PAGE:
Frege claims that the laws of logic are characterized by their “generality,” but it is hard to see how this could identify a special feature of those laws. I argue that we must understand this talk of generality in normative terms, but that what Frege says provides a normative demarcation of the logical laws only once we connect it with his thinking about truth and science. He means to be identifying the laws of logic as those that appear in every (...) one of the scientific systems whose construction is the ultimate aim of science, and in which all truths have a place. Though an account of logic in terms of scientific systems might seem hopelessly antiquated, I argue that it is not: a basically Fregean account of the nature of logic still looks quite promising. (shrink)
Why does Frege claim that logical axioms are ‘self‐evident,’ to be recognized as true ‘independently of other truths,’ and then offer arguments for those axioms? I argue that he thinks the arguments provide us with the justification that we need for accepting the axioms and that this is compatible with his remarks about self‐evidence. This compatibility depends on philosophical considerations connected with the ‘critical method’: an interesting approach to the justification of axioms endorsed by leading philosophers at the time.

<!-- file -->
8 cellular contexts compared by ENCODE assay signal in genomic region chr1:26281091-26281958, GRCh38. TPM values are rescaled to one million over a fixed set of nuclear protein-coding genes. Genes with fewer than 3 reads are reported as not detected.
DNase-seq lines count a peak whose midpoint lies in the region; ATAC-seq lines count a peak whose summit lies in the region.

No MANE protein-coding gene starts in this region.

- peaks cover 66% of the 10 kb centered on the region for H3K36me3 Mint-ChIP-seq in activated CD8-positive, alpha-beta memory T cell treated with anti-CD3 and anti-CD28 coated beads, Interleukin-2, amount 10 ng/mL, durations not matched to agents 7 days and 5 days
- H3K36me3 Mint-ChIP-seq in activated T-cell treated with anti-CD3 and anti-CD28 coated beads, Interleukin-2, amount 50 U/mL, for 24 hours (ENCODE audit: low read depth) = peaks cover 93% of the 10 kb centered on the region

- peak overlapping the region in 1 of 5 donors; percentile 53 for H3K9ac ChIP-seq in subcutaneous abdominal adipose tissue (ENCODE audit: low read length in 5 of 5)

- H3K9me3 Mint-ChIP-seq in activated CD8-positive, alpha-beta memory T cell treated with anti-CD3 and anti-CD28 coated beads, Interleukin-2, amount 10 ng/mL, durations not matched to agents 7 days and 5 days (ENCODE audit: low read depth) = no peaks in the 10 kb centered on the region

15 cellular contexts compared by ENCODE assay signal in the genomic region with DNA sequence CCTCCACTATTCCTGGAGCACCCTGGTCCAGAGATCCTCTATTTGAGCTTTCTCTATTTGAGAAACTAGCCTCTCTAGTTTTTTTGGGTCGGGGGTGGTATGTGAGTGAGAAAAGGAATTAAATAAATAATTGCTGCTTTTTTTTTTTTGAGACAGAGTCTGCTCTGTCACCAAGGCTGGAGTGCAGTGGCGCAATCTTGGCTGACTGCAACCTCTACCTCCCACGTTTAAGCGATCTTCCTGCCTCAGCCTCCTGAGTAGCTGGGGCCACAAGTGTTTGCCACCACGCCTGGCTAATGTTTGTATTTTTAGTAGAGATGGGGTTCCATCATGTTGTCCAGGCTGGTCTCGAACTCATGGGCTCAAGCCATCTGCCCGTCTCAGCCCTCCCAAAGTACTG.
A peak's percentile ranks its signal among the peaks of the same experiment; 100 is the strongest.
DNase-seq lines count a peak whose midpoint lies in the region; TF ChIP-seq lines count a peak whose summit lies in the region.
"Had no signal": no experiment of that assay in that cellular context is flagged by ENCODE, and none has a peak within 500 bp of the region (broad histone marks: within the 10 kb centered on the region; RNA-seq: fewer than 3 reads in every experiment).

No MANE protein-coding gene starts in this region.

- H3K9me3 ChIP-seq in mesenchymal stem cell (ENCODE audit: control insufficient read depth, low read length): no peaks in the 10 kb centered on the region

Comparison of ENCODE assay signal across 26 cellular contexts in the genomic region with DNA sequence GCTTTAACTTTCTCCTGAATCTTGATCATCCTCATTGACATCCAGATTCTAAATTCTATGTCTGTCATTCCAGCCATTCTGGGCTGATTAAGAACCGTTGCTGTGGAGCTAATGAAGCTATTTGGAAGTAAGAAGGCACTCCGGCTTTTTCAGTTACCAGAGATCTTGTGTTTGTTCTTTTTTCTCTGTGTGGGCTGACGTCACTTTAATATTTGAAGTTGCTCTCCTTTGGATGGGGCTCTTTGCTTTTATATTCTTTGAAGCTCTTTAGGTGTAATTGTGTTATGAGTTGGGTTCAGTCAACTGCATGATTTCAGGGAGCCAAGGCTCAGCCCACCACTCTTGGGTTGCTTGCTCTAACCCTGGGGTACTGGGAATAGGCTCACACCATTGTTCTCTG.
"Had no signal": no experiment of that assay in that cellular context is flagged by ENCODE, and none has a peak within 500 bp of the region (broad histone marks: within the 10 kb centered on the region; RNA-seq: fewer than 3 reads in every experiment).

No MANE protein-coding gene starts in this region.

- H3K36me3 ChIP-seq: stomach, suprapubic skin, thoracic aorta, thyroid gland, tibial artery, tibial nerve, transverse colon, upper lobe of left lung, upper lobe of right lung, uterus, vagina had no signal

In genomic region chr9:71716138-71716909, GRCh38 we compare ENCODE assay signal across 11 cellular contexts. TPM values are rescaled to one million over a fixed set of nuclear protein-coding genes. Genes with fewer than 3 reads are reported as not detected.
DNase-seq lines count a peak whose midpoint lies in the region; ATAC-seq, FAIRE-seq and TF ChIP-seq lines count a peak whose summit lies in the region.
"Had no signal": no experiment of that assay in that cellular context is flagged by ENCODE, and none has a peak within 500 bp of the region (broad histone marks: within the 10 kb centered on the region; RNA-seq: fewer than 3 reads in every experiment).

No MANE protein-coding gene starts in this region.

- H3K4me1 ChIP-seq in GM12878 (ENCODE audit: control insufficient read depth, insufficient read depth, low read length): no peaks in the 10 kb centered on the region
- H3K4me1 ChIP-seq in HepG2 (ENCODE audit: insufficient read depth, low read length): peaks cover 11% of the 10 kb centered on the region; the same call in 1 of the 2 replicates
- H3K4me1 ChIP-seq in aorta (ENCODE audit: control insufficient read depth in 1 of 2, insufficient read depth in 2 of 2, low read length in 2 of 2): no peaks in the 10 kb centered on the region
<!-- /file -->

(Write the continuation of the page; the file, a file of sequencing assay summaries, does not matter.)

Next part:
Commentators regularly attribute to Frege realist, idealist, and quietist responses to metaphysical questions concerning the abstract objects he calls ‘thoughts’. But despite decades of effort, the evidence offered on behalf of these attributions remains unconvincing. I argue that Frege deliberately avoids commitment to any of these positions, as part of a metaphysical separatist policy motivated by the fact that logic is epistemologically autonomous from metaphysics. Frege’s views and arguments prove relevant to current attempts to argue for epistemological autonomy, particularly that (...) of ethics. (shrink)
In recent discussions of the so-called “value of truth,” it is assumed that what is valuable in the relevant way is not the things that are true, but only various states and activities associated with those things: knowing them, investigating them, etc. I consider all the arguments I know of for this assumption, and argue that none provide good reason to accept it. By examining these arguments, we gain a better appreciation of what the value of the things that are (...) true would be, and why it would matter. We also encounter three indications that what is true really is valuable, each of which provides a promising starting point for a serious argument with that conclusion. (shrink)